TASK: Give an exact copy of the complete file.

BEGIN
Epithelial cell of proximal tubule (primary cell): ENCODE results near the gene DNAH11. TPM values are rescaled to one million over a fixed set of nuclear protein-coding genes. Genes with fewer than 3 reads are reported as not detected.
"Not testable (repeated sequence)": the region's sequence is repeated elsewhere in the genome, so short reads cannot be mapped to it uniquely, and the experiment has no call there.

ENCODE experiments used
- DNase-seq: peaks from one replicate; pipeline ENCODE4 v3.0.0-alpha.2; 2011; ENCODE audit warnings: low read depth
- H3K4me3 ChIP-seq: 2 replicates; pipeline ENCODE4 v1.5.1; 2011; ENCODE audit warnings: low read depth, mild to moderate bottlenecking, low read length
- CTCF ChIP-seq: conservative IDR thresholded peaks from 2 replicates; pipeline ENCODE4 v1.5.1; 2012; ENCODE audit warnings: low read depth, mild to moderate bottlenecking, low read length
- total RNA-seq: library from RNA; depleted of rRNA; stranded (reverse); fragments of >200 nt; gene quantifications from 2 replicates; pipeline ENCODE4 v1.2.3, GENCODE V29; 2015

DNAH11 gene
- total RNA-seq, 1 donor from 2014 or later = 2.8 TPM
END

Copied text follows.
Epithelial cell of proximal tubule (primary cell): ENCODE results near the gene DNAH11. TPM values are rescaled to one million over a fixed set of nuclear protein-coding genes. Genes with fewer than 3 reads are reported as not detected.
"Not testable (repeated sequence)": the region's sequence is repeated elsewhere in the genome, so short reads cannot be mapped to it uniquely, and the experiment has no call there.

ENCODE experiments used
- DNase-seq: peaks from one replicate; pipeline ENCODE4 v3.0.0-alpha.2; 2011; ENCODE audit warnings: low read depth
- H3K4me3 ChIP-seq: 2 replicates; pipeline ENCODE4 v1.5.1; 2011; ENCODE audit warnings: low read depth, mild to moderate bottlenecking, low read length
- CTCF ChIP-seq: conservative IDR thresholded peaks from 2 replicates; pipeline ENCODE4 v1.5.1; 2012; ENCODE audit warnings: low read depth, mild to moderate bottlenecking, low read length
- total RNA-seq: library from RNA; depleted of rRNA; stranded (reverse); fragments of >200 nt; gene quantifications from 2 replicates; pipeline ENCODE4 v1.2.3, GENCODE V29; 2015

DNAH11 gene
- total RNA-seq, 1 donor from 2014 or later = 2.8 TPM